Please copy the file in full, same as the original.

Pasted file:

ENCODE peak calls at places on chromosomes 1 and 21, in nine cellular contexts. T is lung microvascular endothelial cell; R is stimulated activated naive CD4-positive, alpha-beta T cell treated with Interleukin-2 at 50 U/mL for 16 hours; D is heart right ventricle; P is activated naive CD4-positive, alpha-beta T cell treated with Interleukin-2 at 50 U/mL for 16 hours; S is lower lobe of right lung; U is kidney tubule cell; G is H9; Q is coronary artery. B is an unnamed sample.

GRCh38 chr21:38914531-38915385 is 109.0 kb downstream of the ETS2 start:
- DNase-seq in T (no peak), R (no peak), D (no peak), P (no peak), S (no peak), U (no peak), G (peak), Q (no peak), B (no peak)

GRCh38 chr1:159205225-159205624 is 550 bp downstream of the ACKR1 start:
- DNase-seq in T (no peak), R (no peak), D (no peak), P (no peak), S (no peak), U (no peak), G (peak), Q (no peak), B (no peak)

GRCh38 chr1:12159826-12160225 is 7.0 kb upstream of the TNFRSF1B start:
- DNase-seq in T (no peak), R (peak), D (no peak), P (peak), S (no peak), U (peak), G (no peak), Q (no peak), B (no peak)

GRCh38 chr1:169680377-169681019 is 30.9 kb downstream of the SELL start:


ENCODE peak calls at places on chromosomes 1 and 21, in nine cellular contexts. T is lung microvascular endothelial cell; R is stimulated activated naive CD4-positive, alpha-beta T cell treated with Interleukin-2 at 50 U/mL for 16 hours; D is heart right ventricle; P is activated naive CD4-positive, alpha-beta T cell treated with Interleukin-2 at 50 U/mL for 16 hours; S is lower lobe of right lung; U is kidney tubule cell; G is H9; Q is coronary artery. B is an unnamed sample.

GRCh38 chr21:38914531-38915385 is 109.0 kb downstream of the ETS2 start:
- DNase-seq in T (no peak), R (no peak), D (no peak), P (no peak), S (no peak), U (no peak), G (peak), Q (no peak), B (no peak)

GRCh38 chr1:159205225-159205624 is 550 bp downstream of the ACKR1 start:
- DNase-seq in T (no peak), R (no peak), D (no peak), P (no peak), S (no peak), U (no peak), G (peak), Q (no peak), B (no peak)

GRCh38 chr1:12159826-12160225 is 7.0 kb upstream of the TNFRSF1B start:
- DNase-seq in T (no peak), R (peak), D (no peak), P (peak), S (no peak), U (peak), G (no peak), Q (no peak), B (no peak)

GRCh38 chr1:169680377-169681019 is 30.9 kb downstream of the SELL start: